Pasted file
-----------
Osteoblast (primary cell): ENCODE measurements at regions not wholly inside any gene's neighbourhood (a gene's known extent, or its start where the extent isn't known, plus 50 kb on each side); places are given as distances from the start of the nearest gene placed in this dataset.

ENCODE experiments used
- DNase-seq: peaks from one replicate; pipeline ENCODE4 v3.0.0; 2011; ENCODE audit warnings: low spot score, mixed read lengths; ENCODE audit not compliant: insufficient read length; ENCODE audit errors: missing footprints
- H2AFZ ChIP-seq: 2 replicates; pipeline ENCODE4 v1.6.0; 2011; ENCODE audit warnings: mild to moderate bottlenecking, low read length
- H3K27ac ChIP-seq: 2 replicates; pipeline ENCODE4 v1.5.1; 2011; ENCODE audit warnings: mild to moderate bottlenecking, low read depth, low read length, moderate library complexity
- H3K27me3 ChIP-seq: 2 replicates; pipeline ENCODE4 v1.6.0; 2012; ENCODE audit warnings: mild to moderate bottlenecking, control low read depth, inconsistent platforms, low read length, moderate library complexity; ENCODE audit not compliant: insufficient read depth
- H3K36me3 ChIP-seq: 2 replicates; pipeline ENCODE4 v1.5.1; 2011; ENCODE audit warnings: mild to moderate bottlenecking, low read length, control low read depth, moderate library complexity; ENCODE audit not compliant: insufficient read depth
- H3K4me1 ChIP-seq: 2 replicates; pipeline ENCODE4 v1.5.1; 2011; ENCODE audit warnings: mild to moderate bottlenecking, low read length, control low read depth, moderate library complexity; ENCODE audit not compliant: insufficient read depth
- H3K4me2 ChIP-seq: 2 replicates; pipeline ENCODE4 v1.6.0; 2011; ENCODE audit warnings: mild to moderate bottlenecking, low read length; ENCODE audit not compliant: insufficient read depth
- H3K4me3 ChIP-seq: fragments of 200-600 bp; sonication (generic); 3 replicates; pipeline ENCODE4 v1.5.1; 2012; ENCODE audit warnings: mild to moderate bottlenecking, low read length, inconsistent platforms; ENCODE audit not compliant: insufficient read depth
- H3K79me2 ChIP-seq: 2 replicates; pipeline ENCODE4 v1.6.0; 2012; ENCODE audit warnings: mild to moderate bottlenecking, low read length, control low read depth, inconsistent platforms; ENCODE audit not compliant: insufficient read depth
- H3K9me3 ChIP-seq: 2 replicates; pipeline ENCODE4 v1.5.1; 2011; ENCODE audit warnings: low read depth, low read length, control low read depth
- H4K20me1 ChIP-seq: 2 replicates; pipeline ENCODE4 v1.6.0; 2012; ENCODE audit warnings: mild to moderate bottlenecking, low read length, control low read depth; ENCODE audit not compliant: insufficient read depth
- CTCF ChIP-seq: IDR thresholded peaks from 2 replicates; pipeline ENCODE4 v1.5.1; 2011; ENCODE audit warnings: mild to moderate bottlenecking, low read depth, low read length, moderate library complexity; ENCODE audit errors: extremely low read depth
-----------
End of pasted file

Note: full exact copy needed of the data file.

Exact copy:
Osteoblast (primary cell): ENCODE measurements at regions not wholly inside any gene's neighbourhood (a gene's known extent, or its start where the extent isn't known, plus 50 kb on each side); places are given as distances from the start of the nearest gene placed in this dataset.

ENCODE experiments used
- DNase-seq: peaks from one replicate; pipeline ENCODE4 v3.0.0; 2011; ENCODE audit warnings: low spot score, mixed read lengths; ENCODE audit not compliant: insufficient read length; ENCODE audit errors: missing footprints
- H2AFZ ChIP-seq: 2 replicates; pipeline ENCODE4 v1.6.0; 2011; ENCODE audit warnings: mild to moderate bottlenecking, low read length
- H3K27ac ChIP-seq: 2 replicates; pipeline ENCODE4 v1.5.1; 2011; ENCODE audit warnings: mild to moderate bottlenecking, low read depth, low read length, moderate library complexity
- H3K27me3 ChIP-seq: 2 replicates; pipeline ENCODE4 v1.6.0; 2012; ENCODE audit warnings: mild to moderate bottlenecking, control low read depth, inconsistent platforms, low read length, moderate library complexity; ENCODE audit not compliant: insufficient read depth
- H3K36me3 ChIP-seq: 2 replicates; pipeline ENCODE4 v1.5.1; 2011; ENCODE audit warnings: mild to moderate bottlenecking, low read length, control low read depth, moderate library complexity; ENCODE audit not compliant: insufficient read depth
- H3K4me1 ChIP-seq: 2 replicates; pipeline ENCODE4 v1.5.1; 2011; ENCODE audit warnings: mild to moderate bottlenecking, low read length, control low read depth, moderate library complexity; ENCODE audit not compliant: insufficient read depth
- H3K4me2 ChIP-seq: 2 replicates; pipeline ENCODE4 v1.6.0; 2011; ENCODE audit warnings: mild to moderate bottlenecking, low read length; ENCODE audit not compliant: insufficient read depth
- H3K4me3 ChIP-seq: fragments of 200-600 bp; sonication (generic); 3 replicates; pipeline ENCODE4 v1.5.1; 2012; ENCODE audit warnings: mild to moderate bottlenecking, low read length, inconsistent platforms; ENCODE audit not compliant: insufficient read depth
- H3K79me2 ChIP-seq: 2 replicates; pipeline ENCODE4 v1.6.0; 2012; ENCODE audit warnings: mild to moderate bottlenecking, low read length, control low read depth, inconsistent platforms; ENCODE audit not compliant: insufficient read depth
- H3K9me3 ChIP-seq: 2 replicates; pipeline ENCODE4 v1.5.1; 2011; ENCODE audit warnings: low read depth, low read length, control low read depth
- H4K20me1 ChIP-seq: 2 replicates; pipeline ENCODE4 v1.6.0; 2012; ENCODE audit warnings: mild to moderate bottlenecking, low read length, control low read depth; ENCODE audit not compliant: insufficient read depth
- CTCF ChIP-seq: IDR thresholded peaks from 2 replicates; pipeline ENCODE4 v1.5.1; 2011; ENCODE audit warnings: mild to moderate bottlenecking, low read depth, low read length, moderate library complexity; ENCODE audit errors: extremely low read depth